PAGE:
Old, but not forgotten
Remember the early days of iPhone gaming? The App Store wasn’t nearly as jam-packed with ultra-slick freemium games, but we still had plenty of fun. Touchscreen gameplay was still new and unfamiliar, and the games were often raw and less polished—but that made for some brilliant and unexpected experiences that kept us tapping and swiping for ages.
Some of those earliest hits are gone, swallowed up by the digital era as companies folded or licenses expired. Others, sadly, haven’t been updated in years and won’t even fill the screen on a recent iPhone. Luckily, many of the earliest App Store favorites are still great fun today and warrant a fresh look—whether it’s a return trip or your first time. Here are 10 iPhone classics from 2008 and 2009 that are still worth playing today.
Ah, the game that launched a million endless runners. True, Canabalt ($3) might not have single-handedly invented the runner genre, but it was the first real smash, delivering a startlingly intense experience despite the simplistic pixel graphics and teeny-tiny character. Even today, it’s great fun, testing your reflexes at a constant clip as you try to leap between rooftops, into tight office windows, and over fast-falling alien ships.
In fact, while Canabalt has kept its core simplicity, the game has grown over the years: Now it has several alternate game modes that tweak the hazards you’ll face, along with multiple runners to choose from. It’s still monochrome and delightfully tough, however.
Angry Birds ($1) might be the most obvious pick on this list, if only for its incredible scale of its success: The series’ games have been downloaded more than a billion times in total, the brand encompasses no less than 15 games now, and there’s even a big Hollywood animated movie on the way. And all of that success spawned from one 2009 game that totally blew up out of nowhere.
The pull-and-fling fun endures, and if you haven’t played the original Angry Birds in a long time, you might be surprised: Rovio continually updated the game over the years and added in loads of new content for free. That means you can jump in now and play more than 500 levels for just a buck, although the game has sadly been pumped full of premium power-up prompts.
Unlike Angry Birds, Doodle Jump ($1) didn’t spawn an ongoing run of sequels and spinoffs, nor was it quite the ubiquitous merchandising juggernaut—but once upon a time, it was the biggest thing on the App Store. And while the gameplay hasn’t really changed or evolved since, aside from the introduction of new visual skins, it’s still a great, casual time-killer.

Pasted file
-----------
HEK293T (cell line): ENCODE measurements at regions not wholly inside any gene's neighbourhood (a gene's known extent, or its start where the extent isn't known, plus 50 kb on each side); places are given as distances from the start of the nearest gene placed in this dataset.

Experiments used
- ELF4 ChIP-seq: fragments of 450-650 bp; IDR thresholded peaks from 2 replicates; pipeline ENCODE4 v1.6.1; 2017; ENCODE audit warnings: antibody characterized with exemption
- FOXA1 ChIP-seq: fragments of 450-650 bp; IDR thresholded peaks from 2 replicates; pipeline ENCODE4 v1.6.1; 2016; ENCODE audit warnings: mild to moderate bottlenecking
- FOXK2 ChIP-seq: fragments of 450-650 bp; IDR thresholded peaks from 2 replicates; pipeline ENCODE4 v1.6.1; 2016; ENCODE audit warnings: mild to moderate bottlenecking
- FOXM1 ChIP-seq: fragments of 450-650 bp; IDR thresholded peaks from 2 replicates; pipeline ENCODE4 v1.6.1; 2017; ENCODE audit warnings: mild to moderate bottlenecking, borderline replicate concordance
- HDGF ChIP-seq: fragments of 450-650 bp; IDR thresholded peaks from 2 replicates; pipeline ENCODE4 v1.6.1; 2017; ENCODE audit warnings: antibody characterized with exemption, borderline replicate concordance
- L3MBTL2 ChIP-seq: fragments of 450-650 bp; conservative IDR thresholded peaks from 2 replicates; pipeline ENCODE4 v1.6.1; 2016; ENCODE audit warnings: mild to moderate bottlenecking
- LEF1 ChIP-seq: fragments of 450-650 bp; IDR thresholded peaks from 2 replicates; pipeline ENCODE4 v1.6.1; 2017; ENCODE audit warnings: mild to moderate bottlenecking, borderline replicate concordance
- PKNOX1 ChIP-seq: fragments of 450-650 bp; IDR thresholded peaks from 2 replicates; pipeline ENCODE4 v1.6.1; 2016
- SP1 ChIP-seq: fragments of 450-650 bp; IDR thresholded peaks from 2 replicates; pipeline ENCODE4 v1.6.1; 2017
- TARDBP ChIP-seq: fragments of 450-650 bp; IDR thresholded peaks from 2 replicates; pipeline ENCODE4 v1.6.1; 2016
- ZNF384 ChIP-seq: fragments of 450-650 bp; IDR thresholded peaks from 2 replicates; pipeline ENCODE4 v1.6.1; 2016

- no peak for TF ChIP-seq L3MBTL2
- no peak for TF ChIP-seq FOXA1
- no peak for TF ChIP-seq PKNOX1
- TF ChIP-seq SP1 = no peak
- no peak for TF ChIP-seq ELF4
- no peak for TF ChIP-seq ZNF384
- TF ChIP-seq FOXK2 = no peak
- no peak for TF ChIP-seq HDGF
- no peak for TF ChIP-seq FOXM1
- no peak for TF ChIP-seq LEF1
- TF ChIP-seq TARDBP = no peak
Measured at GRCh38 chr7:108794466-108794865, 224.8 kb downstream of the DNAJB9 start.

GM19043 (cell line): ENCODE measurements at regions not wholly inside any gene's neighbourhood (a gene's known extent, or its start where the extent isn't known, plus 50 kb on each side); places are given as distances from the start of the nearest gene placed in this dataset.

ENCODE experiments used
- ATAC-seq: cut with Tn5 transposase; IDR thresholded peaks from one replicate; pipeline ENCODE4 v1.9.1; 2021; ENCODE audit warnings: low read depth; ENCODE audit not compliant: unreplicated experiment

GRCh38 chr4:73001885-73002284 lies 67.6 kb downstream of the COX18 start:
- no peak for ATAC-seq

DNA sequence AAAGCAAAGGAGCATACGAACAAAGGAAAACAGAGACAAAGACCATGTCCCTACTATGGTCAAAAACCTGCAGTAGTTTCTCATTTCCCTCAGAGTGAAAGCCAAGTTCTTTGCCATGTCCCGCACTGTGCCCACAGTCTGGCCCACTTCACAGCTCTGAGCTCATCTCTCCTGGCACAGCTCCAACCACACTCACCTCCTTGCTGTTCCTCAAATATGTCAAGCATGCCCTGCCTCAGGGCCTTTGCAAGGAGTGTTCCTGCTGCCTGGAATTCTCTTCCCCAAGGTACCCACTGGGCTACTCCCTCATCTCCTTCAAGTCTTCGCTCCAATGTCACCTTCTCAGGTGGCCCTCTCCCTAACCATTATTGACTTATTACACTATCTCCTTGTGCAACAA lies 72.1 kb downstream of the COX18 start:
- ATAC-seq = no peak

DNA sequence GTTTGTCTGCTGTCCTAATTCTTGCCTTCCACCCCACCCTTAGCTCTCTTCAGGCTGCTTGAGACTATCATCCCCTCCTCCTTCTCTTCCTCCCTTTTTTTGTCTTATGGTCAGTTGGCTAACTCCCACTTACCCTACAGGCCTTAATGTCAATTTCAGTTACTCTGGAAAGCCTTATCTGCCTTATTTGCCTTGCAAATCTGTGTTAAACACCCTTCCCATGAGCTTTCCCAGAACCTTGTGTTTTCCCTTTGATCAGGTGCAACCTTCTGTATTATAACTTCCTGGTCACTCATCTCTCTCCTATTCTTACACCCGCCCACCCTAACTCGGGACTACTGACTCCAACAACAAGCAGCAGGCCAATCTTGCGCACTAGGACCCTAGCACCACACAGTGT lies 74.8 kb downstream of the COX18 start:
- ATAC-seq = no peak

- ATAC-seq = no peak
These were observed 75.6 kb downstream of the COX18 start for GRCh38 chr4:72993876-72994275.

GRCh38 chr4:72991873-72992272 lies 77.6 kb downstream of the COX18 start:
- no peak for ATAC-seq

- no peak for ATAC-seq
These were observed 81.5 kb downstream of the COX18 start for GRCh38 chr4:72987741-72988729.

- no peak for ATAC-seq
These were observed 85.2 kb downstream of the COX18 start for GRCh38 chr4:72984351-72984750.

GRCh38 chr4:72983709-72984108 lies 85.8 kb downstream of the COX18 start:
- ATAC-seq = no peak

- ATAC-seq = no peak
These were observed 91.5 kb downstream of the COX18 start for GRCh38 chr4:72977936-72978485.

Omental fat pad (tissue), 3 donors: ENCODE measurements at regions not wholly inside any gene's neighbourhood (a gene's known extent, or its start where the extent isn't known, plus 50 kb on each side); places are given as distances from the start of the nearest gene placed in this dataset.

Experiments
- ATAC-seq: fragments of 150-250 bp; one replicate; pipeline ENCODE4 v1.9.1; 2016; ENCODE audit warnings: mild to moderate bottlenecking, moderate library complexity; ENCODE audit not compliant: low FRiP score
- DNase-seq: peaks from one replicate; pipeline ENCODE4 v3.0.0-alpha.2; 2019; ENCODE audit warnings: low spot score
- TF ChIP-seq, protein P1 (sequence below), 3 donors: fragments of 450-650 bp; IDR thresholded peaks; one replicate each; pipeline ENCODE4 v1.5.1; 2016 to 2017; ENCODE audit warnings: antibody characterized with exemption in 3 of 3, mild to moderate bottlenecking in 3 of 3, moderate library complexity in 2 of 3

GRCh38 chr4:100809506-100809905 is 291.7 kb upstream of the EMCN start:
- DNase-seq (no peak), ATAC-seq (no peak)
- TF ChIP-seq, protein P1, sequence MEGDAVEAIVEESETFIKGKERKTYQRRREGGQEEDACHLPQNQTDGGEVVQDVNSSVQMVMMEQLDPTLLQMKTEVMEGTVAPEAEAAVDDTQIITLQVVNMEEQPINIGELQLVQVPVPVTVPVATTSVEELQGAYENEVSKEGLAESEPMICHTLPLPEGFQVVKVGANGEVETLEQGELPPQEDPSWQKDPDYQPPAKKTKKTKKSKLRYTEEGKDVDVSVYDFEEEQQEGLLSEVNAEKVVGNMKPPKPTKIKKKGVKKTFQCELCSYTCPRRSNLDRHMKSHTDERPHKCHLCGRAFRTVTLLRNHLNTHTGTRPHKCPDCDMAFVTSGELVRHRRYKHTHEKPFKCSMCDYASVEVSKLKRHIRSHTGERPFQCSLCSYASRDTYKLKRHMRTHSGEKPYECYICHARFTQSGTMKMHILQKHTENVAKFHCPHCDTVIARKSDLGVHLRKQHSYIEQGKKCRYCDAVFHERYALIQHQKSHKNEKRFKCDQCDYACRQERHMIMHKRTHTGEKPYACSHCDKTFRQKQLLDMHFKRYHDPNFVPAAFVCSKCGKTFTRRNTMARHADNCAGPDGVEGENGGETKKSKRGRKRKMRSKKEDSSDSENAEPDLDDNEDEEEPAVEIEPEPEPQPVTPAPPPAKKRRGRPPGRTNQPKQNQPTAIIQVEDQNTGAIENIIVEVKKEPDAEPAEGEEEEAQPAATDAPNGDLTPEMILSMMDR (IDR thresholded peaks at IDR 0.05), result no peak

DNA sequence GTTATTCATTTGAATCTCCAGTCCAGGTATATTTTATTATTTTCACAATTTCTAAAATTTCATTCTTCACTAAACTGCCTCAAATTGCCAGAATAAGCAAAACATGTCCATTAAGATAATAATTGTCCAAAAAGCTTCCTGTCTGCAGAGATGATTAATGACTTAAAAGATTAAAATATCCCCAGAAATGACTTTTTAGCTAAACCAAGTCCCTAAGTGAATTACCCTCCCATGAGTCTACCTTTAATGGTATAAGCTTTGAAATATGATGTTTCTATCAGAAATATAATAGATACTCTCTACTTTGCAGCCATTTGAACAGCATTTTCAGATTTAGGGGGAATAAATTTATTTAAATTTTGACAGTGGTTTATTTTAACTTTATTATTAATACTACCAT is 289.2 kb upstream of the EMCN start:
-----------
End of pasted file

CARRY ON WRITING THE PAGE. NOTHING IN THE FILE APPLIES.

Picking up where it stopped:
As always, the goal is to guide Doodle the Doodler (yes, really) ever upwards by bouncing from platform to platform, grabbing as many helpful power-ups you can while avoiding broken landing spots and dead air and blasting any enemies. That kind of pure, straightforward arcade fun endures today, and the high-score chase still satisfies.
Critical Thought Games’ geoDefense ($2) holds a special place in my heart—it was my very first, no-doubt iPhone obsession. I vividly recall playing it daily for weeks and weeks, frequently delaying my bedtime as “one more game” before shut-eye ended up being an hour or more of lost sleep. And thanks to a long-awaited update in late 2014, it’s playable in full-screen on newer iPhones.
As the title suggests, geoDefense is a take on tower defense using simple geometric shapes as enemies, and what the game lacks in setting or characters is made up for by intelligent tactical play and an array of super-tough stages. It really doesn’t look like much in screenshots, but if you love a brain-teasing strategy game, geoDefense is still one of tower defense’s best.
Peggle didn’t begin life on iPhone, but PopCap’s casual classic is an essential play on any device you can get it on—and I say this having played through it on at least five different platforms, including an iPod Classic. The pachinko-inspired game is a delight, tasking you with clearing all of the orange pegs through a combination of skill and chance, and then soaking in the glorious praise heaped upon you in victory.